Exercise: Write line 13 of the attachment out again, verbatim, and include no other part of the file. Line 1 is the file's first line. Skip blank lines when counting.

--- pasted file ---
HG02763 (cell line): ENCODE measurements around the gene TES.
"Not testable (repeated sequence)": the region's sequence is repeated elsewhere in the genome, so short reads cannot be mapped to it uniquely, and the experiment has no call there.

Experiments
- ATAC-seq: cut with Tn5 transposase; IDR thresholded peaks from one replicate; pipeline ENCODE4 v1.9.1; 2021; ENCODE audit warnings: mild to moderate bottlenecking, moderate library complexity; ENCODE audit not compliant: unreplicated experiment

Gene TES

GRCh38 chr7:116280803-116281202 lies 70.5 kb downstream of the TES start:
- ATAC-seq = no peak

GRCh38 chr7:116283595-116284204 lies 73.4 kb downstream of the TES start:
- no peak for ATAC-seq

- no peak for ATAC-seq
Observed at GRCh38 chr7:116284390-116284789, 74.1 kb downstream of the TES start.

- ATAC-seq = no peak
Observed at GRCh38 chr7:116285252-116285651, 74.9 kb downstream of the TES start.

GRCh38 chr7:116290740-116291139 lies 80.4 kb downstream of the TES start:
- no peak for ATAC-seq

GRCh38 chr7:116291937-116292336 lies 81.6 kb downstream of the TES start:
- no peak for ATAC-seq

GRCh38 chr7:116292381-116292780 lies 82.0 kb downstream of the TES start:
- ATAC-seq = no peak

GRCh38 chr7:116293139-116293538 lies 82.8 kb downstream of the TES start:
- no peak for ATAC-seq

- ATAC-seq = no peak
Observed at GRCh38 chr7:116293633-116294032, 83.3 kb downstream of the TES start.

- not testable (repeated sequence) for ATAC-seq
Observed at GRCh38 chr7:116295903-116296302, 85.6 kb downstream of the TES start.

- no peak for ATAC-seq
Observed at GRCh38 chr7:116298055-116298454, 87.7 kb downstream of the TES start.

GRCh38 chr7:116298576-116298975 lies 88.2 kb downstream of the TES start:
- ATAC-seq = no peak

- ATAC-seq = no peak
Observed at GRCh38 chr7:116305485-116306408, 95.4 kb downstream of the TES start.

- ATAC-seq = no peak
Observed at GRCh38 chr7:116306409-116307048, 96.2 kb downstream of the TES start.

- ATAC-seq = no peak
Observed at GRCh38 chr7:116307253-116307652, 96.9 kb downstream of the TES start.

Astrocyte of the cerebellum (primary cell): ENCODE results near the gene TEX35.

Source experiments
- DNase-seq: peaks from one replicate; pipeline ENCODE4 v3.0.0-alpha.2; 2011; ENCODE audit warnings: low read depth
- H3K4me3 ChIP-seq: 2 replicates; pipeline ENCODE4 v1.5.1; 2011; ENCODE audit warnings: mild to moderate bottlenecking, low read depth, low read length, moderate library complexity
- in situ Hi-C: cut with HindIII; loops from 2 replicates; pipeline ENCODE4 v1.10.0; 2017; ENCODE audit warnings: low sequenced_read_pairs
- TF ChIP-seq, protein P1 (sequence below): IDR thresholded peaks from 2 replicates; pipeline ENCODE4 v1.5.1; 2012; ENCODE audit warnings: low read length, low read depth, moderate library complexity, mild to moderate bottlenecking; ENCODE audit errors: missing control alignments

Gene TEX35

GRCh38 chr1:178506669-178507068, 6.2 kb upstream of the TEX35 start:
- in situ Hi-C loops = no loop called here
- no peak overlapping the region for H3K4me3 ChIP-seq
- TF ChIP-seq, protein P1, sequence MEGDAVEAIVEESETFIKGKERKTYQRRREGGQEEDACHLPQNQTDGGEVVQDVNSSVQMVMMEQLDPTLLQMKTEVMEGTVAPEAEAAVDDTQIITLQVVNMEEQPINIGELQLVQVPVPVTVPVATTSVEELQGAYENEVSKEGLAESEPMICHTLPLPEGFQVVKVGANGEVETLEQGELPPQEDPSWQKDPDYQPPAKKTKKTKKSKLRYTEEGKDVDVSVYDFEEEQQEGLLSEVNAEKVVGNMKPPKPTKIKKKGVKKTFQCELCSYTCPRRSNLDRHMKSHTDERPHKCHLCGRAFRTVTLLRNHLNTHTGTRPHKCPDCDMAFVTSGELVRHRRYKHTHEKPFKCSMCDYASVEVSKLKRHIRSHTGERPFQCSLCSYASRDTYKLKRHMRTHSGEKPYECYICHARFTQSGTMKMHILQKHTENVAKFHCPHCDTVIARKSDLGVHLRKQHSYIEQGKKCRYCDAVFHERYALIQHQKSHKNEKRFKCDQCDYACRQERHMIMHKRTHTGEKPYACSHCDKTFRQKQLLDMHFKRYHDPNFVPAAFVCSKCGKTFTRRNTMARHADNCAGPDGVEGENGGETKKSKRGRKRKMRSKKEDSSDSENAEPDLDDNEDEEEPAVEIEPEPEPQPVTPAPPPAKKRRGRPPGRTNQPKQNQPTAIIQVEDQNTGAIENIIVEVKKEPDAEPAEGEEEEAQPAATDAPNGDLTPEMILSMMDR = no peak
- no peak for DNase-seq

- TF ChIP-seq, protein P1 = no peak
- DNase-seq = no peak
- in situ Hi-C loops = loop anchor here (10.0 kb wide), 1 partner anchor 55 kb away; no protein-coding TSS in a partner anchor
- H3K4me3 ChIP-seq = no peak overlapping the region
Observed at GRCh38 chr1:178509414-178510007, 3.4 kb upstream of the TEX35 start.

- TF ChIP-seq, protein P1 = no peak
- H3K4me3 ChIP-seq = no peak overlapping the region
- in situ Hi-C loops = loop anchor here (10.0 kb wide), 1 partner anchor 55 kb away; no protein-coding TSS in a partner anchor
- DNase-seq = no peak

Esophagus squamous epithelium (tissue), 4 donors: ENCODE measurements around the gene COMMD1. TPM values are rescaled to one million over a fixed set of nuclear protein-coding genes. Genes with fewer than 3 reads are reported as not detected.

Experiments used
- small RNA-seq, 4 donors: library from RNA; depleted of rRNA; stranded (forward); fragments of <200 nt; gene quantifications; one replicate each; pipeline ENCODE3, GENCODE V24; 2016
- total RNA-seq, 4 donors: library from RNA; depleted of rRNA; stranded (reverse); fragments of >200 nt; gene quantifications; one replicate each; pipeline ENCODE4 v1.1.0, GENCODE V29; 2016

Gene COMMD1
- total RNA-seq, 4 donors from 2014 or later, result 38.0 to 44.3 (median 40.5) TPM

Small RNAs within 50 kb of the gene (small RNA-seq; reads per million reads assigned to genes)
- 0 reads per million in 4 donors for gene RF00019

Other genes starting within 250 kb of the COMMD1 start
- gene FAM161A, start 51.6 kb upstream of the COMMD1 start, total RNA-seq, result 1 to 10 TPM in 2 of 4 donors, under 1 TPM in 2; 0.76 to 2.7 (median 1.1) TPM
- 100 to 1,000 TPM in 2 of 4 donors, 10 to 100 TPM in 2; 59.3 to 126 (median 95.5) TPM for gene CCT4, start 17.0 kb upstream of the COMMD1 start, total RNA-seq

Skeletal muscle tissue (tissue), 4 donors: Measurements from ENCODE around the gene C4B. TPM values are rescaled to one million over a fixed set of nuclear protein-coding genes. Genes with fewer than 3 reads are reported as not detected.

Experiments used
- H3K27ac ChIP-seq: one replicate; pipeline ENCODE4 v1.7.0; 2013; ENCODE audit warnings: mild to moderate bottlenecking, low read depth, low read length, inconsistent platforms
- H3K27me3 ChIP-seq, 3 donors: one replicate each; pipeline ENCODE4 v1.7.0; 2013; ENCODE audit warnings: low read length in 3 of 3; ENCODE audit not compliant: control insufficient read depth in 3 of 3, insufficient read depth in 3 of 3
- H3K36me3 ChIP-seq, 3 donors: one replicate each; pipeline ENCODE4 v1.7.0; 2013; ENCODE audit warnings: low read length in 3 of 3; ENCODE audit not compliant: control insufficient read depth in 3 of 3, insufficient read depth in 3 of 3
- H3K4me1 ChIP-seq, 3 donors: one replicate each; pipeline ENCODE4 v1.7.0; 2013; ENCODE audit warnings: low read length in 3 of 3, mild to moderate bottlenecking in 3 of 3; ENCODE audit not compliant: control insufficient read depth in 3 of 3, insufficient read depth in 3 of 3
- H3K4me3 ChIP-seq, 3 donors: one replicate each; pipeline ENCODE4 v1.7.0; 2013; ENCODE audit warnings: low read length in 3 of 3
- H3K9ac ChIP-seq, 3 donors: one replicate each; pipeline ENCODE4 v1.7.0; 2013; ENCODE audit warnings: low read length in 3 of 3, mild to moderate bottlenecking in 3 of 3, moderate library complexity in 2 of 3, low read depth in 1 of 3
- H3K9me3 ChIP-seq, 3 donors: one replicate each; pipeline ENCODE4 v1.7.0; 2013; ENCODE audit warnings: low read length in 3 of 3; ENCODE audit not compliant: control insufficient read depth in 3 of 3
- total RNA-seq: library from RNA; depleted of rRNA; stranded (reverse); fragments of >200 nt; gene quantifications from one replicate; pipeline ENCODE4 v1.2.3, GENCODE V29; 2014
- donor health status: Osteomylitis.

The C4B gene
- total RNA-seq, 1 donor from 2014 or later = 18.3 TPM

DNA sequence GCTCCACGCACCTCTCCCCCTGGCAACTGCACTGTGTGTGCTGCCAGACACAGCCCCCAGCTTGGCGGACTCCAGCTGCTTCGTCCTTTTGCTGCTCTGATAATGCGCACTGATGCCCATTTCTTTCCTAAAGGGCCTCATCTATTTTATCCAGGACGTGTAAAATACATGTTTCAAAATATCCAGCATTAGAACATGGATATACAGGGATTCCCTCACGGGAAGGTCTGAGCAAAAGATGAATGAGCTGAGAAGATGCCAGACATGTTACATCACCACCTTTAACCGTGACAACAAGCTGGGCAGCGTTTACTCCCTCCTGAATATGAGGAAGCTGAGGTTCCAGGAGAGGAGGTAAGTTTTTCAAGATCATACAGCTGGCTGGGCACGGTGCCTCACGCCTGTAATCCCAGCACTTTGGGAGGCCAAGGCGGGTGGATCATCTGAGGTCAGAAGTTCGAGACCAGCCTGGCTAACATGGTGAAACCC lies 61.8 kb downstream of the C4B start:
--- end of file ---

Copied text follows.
Observed at GRCh38 chr7:116285252-116285651, 74.9 kb downstream of the TES start.